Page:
The Wood-Fired Blog

Am I Drying-Out or Curing My Oven?

One interesting aspect of the modern brick oven is the degree to which it shares technology with industrial equipment—including furnaces. As designers, we use both raw materials and manufactured products to build ovens that are light weight, that are resistant to thermal cycling (heat up and cool down cycles), that are resistant to thermal shock (putting cold, wet pizza dough on a very hot ceramic surface), that hold high heat while being fired, that hold moderate heat for long periods of time after firing, and that are simultaneously hot on the inside and cool on the outside.

In general, the pizzas oven and heavy industry share technology in harmony.

But there is one area of disconnect. Language. For years the pizza oven industry has used the term “curing” to describe the process of slowly baking out the water that is used in the oven manufacturing process—including castables and mortars. When in fact this is technically the “drying out” process.

In refractory language, the term “curing” describes the process of bringing a refractory material up to a high temperature, just below their melting point, to where they sinter—powder particles are joined together through a chemical reaction, thereby decreasing the porosity of the compound and increasing its strength and density. A simple type of sintering occurs when to ice cubes fuse together in a glass of water. For aluminum oxide (Al2O3), sintering takes place at 1400-1650ºC, far hotter than your pizza oven will ever reach. In fact, for some high temperature refractories where the binder is not sufficiently heat resistant for the application, the curing process is so hot that the refractory binder (calcium aluminate in the case of a pizza oven) is actually burned out, and the resulting sintered aggregate creates the final, high temperature resistant compound.

As a side note, calcium aluminate (the binder used in pizza ovens) has a service temperature in excess of 2300ºF—again far hotter than your oven will ever reach. One thing that this information underscores is the importance of the hydraulic ceramic bond formed by the calcium aluminate binder and the refractory aggregates in our new, third-generation FB Castable. By using different sizes and shapes of calcined refractory aggregate, FB Castable creates an extremely strong ceramic bond—and delivers an industry-leading 8,320 psi compression strength.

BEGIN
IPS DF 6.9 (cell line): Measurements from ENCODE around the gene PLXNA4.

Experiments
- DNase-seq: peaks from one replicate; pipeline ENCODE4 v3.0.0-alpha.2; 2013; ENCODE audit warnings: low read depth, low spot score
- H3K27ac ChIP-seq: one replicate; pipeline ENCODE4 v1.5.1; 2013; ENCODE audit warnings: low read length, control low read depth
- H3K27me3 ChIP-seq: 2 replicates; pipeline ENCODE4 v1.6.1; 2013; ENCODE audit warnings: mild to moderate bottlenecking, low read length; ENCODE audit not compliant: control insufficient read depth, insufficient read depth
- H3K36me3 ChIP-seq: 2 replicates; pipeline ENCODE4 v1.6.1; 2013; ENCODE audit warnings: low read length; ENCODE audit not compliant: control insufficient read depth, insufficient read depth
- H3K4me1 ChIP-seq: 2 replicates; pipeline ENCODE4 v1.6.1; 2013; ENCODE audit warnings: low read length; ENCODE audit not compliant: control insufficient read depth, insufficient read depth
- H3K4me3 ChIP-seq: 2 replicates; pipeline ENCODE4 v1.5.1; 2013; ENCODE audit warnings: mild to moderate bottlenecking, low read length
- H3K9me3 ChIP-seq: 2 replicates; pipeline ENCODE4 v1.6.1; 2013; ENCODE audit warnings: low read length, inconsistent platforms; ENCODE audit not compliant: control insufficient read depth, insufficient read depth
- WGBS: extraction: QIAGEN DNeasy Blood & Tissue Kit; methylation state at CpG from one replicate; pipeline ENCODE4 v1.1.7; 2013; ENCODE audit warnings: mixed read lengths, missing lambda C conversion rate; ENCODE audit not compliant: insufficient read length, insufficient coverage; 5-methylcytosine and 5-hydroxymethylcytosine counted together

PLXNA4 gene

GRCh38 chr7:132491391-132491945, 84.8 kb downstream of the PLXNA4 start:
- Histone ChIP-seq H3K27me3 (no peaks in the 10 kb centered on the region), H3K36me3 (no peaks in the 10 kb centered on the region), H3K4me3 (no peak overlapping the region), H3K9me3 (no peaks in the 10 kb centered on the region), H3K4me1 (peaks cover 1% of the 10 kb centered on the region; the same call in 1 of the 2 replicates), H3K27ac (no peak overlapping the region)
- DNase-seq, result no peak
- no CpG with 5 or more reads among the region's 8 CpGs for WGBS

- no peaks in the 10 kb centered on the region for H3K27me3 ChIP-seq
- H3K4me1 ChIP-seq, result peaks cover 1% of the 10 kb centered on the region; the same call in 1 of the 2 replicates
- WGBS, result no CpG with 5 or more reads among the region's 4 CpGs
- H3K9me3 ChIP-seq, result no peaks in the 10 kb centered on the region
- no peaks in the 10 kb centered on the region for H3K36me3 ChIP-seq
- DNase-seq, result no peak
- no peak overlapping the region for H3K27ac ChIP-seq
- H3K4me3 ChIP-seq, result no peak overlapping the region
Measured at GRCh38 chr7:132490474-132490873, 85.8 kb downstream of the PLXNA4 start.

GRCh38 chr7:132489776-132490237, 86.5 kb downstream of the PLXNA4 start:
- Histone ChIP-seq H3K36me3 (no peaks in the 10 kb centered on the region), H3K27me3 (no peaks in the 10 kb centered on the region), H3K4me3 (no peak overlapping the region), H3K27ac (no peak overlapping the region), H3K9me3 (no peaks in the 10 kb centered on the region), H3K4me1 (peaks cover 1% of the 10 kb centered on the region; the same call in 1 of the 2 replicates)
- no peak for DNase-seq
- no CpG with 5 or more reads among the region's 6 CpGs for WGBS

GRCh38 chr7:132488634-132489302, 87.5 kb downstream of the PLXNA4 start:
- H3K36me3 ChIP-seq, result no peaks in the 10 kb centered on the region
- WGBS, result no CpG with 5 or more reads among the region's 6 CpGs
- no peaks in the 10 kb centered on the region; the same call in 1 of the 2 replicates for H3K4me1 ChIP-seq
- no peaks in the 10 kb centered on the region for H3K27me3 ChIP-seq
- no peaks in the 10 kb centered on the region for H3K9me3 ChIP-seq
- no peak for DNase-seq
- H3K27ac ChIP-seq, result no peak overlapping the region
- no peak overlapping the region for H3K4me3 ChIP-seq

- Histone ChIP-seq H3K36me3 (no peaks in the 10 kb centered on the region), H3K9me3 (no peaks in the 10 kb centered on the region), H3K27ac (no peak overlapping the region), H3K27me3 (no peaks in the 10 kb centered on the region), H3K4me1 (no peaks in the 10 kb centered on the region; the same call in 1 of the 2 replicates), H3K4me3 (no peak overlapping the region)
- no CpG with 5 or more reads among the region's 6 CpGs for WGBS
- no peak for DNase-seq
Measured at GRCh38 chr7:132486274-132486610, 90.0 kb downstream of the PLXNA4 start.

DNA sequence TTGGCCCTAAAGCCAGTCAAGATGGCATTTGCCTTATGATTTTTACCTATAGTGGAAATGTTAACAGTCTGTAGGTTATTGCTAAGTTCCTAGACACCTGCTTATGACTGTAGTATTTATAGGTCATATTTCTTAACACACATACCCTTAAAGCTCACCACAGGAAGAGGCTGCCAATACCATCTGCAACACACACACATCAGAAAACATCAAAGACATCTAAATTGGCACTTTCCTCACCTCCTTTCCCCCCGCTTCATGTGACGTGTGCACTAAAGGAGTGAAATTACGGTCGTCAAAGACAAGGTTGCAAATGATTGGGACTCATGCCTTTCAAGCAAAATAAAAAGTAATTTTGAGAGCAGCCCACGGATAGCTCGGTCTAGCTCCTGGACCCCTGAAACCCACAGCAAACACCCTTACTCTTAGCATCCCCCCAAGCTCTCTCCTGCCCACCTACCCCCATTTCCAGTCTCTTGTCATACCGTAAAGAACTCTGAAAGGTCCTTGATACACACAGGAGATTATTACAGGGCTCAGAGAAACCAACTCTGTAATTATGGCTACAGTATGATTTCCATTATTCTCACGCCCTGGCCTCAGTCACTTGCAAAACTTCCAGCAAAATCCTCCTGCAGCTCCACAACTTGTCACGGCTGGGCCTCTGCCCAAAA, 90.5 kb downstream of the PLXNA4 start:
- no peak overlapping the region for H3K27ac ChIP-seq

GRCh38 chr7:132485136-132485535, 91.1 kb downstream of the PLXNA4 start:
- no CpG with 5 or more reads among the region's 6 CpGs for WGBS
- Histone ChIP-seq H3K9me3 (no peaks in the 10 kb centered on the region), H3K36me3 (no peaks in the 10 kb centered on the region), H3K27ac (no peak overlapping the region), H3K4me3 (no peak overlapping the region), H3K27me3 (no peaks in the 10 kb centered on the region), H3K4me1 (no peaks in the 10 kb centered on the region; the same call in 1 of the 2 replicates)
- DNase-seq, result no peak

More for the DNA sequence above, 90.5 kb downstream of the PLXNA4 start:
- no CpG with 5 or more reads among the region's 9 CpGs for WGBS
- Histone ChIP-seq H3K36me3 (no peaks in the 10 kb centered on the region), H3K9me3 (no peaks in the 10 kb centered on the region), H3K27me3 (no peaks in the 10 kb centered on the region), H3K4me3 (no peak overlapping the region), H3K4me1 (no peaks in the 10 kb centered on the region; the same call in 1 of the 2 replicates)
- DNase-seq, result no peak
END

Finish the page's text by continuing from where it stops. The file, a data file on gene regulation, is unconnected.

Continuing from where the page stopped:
All of which I think is pretty interesting.

Going forward, Forno Bravo will continue to use the term “curing” in our written materials to describe the “drying out” process and we will continue to stress the importance of proper oven curing (and drying out) for the performance and longevity of your oven.

Remember, that water turns to steam at 212ºF (100ºC), that water expands in volume 1600 times when it is converted to steam, and that water converted to steam inside your oven will create cracks which will compromise and ruin your oven. So please follow the oven curing/dry out schedule.

In fact, the drying out process is so interesting, we are going to be writing more about that a little later.

3 thoughts on “Am I Drying-Out or Curing My Oven?

  1. Thanks very much for that James. It seems you are really on the cutting edeg when it comes to castables. here in Uk I use a selection of aluminates from 1200 to 1500 , and several with vermiculite for the thick insulation layer. I am getting comissions for bread ovens which are same technology but different design. I will be posting pictures on my new website which hopefully goes live next week. fantastic work. And many thanks for your continued support of Peter Reinharts questing.
    Honey in the hearth

    • I guess you could say that “drying out” and “curing” are both technical terms regarding the initial firing of the refractory material following manufacturing. :-)

      But yes, you do need to slowly bake out all the moisture that your oven has taken on over the winter. You should bring it up to temperature slowly over at least a day the first time you use your oven after a long period of not using it — particularly over the winter. You do not want to build up a huge fire and try to force your oven up to pizza temperature after a long winter.

      James

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